Asafo Appliqués

Asafo flag used by No. III Company, Anamaboe (early 20th century). Asafo flag used by No. III Company, Anamaboe (early 20th century). © Trustees of the British Museum, acc. no. Af1978,22.724.

The West African country of Ghana is known for the production of banners and flags decorated with appliqué. These items are often associated with the Fante people, and in particular with the Asafo, military companies who live in the western coastal region of the country.

The word asafo derives from sa (‘war’) and fo (‘people’). Over the centuries the Fante have developed a complex system of Asafo, each with its own elaborate traditions that include banners and flags with figurative scenes. Within one Fante town, for example, there may be several Asafo groups, each with their own number, banners, flags and so forth. The tradition of making Asafo banners and flags among the Fante can be traced back to at least the mid-eighteenth century and may be older.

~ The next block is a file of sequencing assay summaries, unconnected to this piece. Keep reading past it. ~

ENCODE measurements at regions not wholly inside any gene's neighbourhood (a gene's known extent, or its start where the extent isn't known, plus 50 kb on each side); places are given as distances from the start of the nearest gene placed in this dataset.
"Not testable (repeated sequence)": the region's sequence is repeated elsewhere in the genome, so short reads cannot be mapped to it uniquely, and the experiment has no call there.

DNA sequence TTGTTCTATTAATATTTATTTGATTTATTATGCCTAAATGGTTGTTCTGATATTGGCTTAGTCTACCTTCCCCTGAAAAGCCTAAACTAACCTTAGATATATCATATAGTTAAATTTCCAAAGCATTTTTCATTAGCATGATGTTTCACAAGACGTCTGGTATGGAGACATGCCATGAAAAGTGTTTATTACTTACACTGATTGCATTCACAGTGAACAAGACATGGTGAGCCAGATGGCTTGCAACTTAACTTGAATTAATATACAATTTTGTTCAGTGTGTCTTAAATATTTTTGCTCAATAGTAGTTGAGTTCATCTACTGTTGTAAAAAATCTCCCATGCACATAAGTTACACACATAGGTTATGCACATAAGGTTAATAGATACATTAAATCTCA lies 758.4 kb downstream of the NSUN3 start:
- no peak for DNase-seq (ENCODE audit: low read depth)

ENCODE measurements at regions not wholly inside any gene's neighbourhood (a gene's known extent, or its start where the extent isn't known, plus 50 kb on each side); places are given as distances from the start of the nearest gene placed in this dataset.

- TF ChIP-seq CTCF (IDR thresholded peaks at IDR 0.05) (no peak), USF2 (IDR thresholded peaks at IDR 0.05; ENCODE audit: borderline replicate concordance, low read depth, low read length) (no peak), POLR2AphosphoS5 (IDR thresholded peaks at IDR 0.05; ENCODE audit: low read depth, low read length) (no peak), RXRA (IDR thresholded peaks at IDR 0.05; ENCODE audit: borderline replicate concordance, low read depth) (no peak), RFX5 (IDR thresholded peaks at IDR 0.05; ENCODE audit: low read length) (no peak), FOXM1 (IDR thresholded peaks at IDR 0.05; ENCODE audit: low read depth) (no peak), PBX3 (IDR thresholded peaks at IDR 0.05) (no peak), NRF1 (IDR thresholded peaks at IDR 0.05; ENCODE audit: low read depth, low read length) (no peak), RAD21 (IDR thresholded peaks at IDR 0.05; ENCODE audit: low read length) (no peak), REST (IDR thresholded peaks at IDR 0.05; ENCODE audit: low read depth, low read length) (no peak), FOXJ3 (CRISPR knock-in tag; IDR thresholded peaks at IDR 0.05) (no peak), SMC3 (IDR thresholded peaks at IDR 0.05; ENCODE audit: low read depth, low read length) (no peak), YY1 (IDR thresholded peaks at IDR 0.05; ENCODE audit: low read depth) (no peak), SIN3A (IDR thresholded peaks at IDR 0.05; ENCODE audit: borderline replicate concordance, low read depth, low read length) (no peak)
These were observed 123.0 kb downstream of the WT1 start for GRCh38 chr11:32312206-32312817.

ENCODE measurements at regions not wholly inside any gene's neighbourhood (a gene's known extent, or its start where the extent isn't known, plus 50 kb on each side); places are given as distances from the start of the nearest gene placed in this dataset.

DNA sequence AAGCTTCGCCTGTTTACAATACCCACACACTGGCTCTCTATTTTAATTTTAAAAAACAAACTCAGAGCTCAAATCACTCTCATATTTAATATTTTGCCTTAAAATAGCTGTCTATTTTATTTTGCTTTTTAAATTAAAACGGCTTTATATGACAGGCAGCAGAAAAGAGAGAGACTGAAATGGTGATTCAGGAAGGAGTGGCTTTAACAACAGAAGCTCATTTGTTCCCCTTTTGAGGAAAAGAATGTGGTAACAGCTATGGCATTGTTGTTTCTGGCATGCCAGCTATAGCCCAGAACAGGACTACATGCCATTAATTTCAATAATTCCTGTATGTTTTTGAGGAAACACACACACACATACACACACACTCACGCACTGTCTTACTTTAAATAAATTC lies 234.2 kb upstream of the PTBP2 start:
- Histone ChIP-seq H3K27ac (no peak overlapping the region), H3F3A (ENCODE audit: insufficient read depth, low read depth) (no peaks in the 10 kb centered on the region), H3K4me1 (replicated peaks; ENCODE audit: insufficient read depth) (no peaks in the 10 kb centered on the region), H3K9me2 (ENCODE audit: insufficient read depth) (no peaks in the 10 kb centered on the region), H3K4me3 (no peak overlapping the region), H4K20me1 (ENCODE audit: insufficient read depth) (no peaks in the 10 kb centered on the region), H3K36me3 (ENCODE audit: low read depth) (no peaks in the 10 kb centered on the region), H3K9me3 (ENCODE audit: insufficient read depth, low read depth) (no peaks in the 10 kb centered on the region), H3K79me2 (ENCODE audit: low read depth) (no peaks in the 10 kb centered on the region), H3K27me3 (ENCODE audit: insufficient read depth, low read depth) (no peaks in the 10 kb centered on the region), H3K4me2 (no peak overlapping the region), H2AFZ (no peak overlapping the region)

The flags were locally designed and produced. The designs used include geometric patterns (often checked patterns), figures of people, animals, birds, boats, plant forms, snakes, whales and so forth. From 1874 to 1957, Asafo flags also often included a form of the British Union Jack flag in one corner. These vanished after Ghana gained independence from Britain in 1957.

See also the RC Needles entry on Art, honour, and appliqué: Asafo flags from southern GhanaElmina/Dutch Asafo flag.


  • ADLER, Peter and Nicholas BARNARD (1992). Asafo!: African Flags of the Fante, London: Thames & Hudson.
  • PICTON, John and John MACK (1979). African Textiles, London: British Museum Publications Limited, p. 169. 

British Museum online catalogue (retrieved 8th June 2016).


Last modified on Tuesday, 13 June 2017 18:45